WASHINGTON -- Wisconsin Gov. Scott Walker’s abrupt flameout in the Republican presidential primary race came despite his success in raising massive contributions for a pair of unlimited-money political organizations supporting his bid. Donors to those groups may have lost a candidate, but many of them didn't waste their contributions.
Walker returns to a state where he has won three elections (two general elections and a recall election) and wielded power on behalf of the region’s business community. His administration has approved tax credits, grants, low-cost loans and straight-up handouts of taxpayer money to businesses and their owners, while loosening environmental and labor regulations. A number of donors to Walker’s presidential super PAC and 527 group directly benefited from these policies and may continue to seek action from the governor’s office.
One obvious case came in August, just one month after Walker launched his presidential bid, when the governor signed legislation to use $250 million in state and local funds to pay for a new stadium for the Milwaukee Bucks professional basketball team. Jon Hammes, an owner of the Bucks, contributed $150,000 to Walker’s Unintimidated PAC, a super PAC, through a company he controls called HF Securities. Ted Kellner, a minority owner in the Bucks, gave $50,000 to Walker’s super PAC. The Bucks have spent more money this year on lobbying the Wisconsin government than any other company, union or group.
Hammes, who was the national finance co-chair for Walker’s campaign, also benefited from awards distributed by the governor’s jobs-creation agency, the Wisconsin Economic Development Corp., or WEDC. Hammes' investment in the Edgewater Hotel received $56 million in low-cost loans from WEDC.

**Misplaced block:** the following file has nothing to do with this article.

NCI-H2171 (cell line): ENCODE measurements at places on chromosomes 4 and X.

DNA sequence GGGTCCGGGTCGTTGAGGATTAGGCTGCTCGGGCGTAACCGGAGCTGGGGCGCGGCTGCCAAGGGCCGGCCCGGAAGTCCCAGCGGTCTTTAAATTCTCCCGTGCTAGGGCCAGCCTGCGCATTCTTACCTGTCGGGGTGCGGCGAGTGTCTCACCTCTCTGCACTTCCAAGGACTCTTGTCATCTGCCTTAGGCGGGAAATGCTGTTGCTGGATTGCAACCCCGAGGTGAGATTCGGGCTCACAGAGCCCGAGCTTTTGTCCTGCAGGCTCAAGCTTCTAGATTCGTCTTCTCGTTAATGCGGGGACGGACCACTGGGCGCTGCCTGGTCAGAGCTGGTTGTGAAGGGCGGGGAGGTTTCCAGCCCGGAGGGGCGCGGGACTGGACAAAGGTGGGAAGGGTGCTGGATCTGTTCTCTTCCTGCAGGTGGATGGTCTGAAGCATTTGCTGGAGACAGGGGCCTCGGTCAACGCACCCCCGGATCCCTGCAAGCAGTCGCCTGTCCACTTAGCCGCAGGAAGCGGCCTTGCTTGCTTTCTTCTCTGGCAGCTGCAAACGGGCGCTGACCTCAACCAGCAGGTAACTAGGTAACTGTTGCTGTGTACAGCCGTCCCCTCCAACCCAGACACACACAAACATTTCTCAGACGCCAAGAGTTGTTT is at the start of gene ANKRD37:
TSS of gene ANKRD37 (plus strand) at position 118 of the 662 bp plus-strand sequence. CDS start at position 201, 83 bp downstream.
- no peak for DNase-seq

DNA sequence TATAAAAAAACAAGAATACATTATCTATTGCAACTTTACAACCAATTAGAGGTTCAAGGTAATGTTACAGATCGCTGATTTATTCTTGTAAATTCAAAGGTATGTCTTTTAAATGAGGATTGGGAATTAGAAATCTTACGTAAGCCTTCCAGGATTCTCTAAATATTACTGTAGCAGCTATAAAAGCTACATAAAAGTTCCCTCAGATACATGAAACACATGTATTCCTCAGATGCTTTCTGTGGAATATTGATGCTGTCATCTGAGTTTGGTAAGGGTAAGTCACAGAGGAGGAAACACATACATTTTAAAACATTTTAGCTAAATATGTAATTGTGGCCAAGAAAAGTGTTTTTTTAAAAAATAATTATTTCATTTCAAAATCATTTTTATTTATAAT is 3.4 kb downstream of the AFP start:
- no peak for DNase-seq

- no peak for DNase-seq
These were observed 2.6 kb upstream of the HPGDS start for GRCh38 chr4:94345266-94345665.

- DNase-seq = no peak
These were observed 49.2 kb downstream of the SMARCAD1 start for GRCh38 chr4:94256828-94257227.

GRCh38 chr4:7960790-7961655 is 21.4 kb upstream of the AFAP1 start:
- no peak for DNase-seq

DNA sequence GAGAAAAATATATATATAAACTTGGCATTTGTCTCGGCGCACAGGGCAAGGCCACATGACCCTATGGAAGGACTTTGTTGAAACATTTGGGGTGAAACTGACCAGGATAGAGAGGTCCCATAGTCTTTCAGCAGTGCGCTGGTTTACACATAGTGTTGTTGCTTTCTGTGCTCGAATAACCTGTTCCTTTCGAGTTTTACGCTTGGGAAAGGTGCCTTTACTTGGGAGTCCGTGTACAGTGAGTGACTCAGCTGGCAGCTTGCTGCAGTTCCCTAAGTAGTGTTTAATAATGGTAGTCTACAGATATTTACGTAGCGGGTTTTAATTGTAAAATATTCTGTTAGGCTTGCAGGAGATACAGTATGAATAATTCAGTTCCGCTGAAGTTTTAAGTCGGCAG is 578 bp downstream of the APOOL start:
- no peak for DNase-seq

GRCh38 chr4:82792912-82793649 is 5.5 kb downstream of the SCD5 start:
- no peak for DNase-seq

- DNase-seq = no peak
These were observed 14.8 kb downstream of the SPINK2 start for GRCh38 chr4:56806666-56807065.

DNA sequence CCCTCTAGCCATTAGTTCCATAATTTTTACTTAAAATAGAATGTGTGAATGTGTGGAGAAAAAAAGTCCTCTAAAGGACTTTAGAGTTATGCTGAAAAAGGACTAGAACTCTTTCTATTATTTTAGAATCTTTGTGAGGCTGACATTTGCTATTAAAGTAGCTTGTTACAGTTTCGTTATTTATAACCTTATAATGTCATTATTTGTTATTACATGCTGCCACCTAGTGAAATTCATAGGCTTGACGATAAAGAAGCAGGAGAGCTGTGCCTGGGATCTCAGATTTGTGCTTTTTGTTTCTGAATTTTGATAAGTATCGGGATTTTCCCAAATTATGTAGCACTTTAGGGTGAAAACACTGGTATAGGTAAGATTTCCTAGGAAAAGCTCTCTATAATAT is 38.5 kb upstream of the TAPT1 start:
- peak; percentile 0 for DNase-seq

Other Walker super PAC donors also were awarded money through WEDC, which Walker led until 2014, when he was removed following numerous embarrassing audits. WEDC gave $500,000 to Jay Jensen’s Clasen Quality Coatings. Jensen donated $100,000 to Unintimidated PAC. RDC National, a real estate company based in Madison, gave $10,000, while Janesville-based SSI Technologies gave $50,000. Both companies received WEDC awards.
WEDC has repeatedly stated that its awards are independent and given without consideration to politics or political donations.
Since dropping out of the race on Monday, Walker has been criticized for relying too heavily on a financial strategy that favored unlimited money groups and not direct contributions to his campaign. The strategy, employed by other Republican presidential candidates, is made possible by the Supreme Court's 2010 Citizens United decision and a subsequent lower court ruling that allows corporations, unions and wealthy individuals to spend unlimited sums on elections, so long as the spending is independent from candidates. That independence has been a mirage, as the Federal Election Commission has failed to enforce existing rules.
Wisconsin donors seeking money from the state for their own business interests and the interests of ideological organizations they support does not end with WEDC.
In 2013, Wisconsin megadonor Terry Kohler lobbied the state legislature to create a $500,000 heritage grant that was phrased in such a way that it could only go to one organization -- the United Sportsmen of Wisconsin. The group played a role in the network of dark money nonprofits -- many connected to Kohler -- involved in the gubernatorial and legislative recall elections in 2011 and 2012.